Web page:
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Sifu: Review

Have you ever been handed a card by life that you didn’t want? Lost everything in a matter of seconds because of someone else? Been cut down at the age of 12 by a hobo with a machete? This criteria seems very specific but if you’re all these things then you are the protagonist of martial arts beat 'em up Sifu. Developed by Sloclap and released in February 2022, Sifu takes place in modern-day China and sticks you in the shoes of the child of a martial arts school’s Sifu (Master).

Upon being killed by his former pupil, Sifu’s child is seen in a cupboard nearby and is told to come out by the group of killers responsible for his death. The child is then cut down and left to bleed out on the floor of the dojo. This however is where the game's respawn mechanic is revealed, in the form of a set of medallions that grant resurrection. It’s here that the child sets in motion their aim for the future, to destroy the ones who took their father from them and seek revenge.

This leads to a montage of opening credits that show the child growing into an adult and training to fight every member of the team of killers. After successfully mastering some basic combat and giving the imaginary killers some well-deserved ass whooping’s, we enter the present day as a 20-year-old. Here we see that the child has become a young man or woman depending on your choice at the start of the game. We can then begin our adventure, moving through sections of the cityscape in search of these murderers.

Each district acts as a level and contains a different scope to fit the gang member that you are hunting. From a botanist in the city slums to a CEO in a massive business building, Sifu shows you a plethora of environments and allows you to fight your way through it like John Wick at a dog show. The unfortunate feature of these areas is that aside from a skin change, standard enemies do the same things and can be overcome in the same way. They are, however, thrown at you in several different ways that create a new challenge as you battle through each section.

Each area reflects the boss that awaits you at the end of the sector, and as you progress toward the leaders you are drawn more and more into spiritual dungeons. These are reflections of the area that you are in but from the perspective of the area boss, such as the botanist's drug den being a jungle.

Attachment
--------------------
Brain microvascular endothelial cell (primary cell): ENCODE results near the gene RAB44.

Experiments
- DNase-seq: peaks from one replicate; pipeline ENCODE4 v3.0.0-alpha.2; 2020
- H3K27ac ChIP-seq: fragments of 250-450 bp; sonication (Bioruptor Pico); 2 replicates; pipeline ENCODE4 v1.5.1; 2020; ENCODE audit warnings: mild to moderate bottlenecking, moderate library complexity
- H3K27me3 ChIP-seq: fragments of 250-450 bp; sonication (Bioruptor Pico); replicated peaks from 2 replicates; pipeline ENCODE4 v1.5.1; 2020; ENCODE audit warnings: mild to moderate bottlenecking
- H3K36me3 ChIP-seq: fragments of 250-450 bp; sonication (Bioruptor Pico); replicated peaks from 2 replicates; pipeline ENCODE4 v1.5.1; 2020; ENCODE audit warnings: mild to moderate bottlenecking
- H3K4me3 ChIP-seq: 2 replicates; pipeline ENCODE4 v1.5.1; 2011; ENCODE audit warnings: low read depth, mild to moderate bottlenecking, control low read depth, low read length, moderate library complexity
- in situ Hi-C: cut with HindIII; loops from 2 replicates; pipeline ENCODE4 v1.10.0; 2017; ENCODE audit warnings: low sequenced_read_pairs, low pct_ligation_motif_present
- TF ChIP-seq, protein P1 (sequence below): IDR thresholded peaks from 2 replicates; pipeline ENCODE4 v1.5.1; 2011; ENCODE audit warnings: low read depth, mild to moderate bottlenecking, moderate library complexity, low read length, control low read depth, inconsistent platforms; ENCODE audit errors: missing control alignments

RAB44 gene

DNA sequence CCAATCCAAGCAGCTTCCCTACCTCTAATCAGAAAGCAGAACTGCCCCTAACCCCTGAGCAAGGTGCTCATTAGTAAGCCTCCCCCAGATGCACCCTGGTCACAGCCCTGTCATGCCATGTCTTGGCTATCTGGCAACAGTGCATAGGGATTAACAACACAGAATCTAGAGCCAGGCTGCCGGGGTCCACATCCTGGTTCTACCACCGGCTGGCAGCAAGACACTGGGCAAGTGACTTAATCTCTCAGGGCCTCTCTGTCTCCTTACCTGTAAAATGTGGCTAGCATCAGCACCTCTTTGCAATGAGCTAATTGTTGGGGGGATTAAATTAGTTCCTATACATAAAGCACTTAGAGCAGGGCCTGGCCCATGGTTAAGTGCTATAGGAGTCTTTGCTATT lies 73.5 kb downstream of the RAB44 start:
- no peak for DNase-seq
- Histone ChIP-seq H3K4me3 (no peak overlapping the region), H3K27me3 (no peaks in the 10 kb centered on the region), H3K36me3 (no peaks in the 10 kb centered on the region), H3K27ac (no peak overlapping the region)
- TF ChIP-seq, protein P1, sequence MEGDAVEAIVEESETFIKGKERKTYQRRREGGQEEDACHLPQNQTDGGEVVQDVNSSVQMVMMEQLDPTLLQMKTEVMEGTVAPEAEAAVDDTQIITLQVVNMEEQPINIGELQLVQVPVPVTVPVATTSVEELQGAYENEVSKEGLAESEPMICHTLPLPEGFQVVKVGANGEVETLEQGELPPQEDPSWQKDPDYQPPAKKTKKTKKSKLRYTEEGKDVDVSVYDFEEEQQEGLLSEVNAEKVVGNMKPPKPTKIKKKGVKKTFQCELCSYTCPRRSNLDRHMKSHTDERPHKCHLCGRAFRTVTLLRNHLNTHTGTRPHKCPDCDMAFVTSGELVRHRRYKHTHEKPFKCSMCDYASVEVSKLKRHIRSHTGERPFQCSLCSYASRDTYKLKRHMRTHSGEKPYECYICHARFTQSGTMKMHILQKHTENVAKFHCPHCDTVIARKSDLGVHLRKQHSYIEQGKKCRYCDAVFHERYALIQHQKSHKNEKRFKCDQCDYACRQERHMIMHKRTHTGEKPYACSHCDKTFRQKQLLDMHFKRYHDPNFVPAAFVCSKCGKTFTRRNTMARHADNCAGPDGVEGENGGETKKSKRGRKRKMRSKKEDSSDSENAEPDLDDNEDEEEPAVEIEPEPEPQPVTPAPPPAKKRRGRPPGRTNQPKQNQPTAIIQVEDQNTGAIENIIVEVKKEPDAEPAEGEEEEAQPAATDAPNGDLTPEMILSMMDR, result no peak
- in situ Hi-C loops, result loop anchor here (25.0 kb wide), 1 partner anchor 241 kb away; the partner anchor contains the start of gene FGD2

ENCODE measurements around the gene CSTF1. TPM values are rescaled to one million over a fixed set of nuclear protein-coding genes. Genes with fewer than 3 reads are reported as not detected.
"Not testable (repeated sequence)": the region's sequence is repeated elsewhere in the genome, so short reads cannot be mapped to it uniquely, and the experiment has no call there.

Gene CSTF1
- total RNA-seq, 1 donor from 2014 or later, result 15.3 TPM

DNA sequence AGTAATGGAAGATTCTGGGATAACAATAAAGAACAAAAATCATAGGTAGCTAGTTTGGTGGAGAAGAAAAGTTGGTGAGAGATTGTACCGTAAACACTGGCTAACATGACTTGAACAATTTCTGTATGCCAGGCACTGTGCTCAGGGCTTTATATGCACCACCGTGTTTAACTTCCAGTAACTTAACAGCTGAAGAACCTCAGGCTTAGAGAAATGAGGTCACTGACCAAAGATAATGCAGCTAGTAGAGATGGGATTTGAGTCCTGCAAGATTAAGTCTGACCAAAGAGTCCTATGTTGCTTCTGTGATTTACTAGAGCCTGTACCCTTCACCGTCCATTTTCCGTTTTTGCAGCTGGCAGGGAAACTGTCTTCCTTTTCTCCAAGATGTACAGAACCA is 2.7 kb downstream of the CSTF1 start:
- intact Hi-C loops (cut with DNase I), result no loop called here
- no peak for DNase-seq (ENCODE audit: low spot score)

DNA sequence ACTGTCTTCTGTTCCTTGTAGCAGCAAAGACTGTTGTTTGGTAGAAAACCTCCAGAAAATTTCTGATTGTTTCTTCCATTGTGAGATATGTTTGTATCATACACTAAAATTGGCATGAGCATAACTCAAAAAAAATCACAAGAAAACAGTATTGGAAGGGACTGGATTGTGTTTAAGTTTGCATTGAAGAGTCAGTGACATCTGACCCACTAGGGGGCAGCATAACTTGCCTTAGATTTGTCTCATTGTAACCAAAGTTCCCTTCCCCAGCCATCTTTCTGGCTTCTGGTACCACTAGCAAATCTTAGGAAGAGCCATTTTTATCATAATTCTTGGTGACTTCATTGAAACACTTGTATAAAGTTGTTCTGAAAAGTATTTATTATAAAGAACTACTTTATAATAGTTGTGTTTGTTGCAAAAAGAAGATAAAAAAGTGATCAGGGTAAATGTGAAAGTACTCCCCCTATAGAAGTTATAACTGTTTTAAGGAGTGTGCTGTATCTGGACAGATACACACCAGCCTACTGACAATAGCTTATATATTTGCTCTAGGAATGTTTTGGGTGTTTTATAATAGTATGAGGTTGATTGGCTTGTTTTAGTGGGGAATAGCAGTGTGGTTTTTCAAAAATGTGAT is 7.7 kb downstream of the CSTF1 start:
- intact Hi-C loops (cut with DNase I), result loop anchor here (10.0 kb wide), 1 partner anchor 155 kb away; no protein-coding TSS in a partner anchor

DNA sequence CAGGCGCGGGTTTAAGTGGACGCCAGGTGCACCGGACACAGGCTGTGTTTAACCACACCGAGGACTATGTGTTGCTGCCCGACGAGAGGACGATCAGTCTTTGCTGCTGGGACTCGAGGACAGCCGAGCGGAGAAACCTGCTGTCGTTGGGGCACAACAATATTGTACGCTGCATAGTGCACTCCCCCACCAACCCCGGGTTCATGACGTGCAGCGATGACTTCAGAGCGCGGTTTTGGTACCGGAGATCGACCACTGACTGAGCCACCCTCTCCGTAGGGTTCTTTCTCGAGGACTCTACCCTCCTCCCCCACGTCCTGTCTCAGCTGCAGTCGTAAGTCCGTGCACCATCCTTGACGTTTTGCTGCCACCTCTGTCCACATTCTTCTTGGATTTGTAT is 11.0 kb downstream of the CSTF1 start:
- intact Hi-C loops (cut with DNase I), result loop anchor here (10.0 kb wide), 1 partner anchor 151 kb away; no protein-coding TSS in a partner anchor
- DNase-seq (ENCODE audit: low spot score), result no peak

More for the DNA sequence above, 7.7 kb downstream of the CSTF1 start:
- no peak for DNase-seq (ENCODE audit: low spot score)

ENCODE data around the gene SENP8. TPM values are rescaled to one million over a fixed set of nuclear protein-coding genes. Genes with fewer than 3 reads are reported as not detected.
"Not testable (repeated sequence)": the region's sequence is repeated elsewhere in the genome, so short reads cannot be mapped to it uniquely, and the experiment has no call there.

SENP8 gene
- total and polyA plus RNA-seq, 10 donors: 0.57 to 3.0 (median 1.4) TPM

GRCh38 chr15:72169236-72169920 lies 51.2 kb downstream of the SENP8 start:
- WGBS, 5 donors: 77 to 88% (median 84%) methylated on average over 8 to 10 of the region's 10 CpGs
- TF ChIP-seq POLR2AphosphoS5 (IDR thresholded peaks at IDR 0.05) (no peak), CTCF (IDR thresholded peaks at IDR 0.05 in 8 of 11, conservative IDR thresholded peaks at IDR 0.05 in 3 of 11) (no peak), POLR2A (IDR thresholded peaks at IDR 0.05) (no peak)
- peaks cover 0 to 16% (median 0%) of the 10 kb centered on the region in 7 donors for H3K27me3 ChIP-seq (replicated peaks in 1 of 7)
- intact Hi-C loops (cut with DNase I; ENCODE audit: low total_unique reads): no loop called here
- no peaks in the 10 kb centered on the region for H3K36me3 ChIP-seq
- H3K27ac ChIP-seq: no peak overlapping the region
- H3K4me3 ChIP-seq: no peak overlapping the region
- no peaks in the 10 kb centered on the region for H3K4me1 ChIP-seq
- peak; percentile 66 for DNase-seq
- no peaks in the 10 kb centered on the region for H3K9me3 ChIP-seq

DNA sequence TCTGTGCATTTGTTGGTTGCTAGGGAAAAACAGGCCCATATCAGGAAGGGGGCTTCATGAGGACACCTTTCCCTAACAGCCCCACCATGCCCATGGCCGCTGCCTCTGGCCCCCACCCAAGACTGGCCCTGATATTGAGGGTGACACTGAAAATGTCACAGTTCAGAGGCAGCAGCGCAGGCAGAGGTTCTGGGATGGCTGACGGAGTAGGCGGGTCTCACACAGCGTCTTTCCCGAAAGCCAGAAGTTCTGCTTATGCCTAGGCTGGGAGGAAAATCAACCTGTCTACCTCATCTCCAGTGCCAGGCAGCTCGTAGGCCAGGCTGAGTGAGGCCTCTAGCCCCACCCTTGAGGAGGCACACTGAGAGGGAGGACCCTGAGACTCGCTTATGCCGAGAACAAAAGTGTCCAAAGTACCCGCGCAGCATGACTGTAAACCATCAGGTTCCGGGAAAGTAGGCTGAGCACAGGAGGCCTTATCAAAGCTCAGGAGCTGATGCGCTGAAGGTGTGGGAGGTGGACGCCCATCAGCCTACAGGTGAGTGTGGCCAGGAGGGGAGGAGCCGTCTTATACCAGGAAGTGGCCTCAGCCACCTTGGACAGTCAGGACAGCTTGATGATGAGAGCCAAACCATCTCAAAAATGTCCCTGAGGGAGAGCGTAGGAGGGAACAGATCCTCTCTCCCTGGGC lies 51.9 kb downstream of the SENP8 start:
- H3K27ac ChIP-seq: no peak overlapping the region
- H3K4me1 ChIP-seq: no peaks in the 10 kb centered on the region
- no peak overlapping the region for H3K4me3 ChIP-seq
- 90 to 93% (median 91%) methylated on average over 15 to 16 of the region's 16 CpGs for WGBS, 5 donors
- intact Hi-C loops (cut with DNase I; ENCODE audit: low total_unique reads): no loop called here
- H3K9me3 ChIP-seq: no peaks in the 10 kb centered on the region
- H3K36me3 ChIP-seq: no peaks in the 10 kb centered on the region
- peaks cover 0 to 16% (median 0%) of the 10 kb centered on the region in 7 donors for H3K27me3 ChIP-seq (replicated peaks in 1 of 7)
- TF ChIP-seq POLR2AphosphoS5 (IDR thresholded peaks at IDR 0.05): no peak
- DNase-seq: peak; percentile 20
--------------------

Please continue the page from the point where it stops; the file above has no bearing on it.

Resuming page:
This is all well-crafted and weaves a very interesting plot, but the main selling point of this game was the combat and lord does it deliver. If you’ve ever watched old Chinese or Japanese movies that are heavy on kung fu, then like me you always wanted to be a swift force of nature. Sifu allows this dream to be a reality, allowing the player to learn from previous mistakes and use a mixture of skill and upgrades to advance through areas. The combat when executed right feels significantly more satisfying than other beat 'em ups and is made all the more attainable with the game’s additional easy mode.

As mentioned before however, Sifu does not leave you without some help as you kick your way through its world. Arming you with various skills provided by jade statues, found through each level and allowing you to increase your skills in varying ways. This can include a larger meter that represents your stance in combat or even reducing the toll of the medallions on your life. The medallions, as mentioned before, allow you to resurrect upon death, however, this process does come at a cost. Every death ages you by several years depending on difficulty. This means that by the end of the game you can look as old as 78-year-old, so be wary of what death means in this world.

Overall Sifu truly is an amazing Kung-fu beat 'em up, showing you a fantasy of how you can move through a large area breaking everyone in your path. Although aggressive is the way to play this game, be wary that sometimes restraint is a better path to follow to fully experience what Sloclap set out for.

I would be at fault if I didn’t mention that the game is a truly beautiful experience with an amazing cartoon art style coupled with very a realistic world, setting and people. If you haven’t grabbed this incredible game yet I cannot recommend it enough, especially to those who love a challenge for the harder game modes. Sifu is available on PS4, PS5 and Microsoft Windows.

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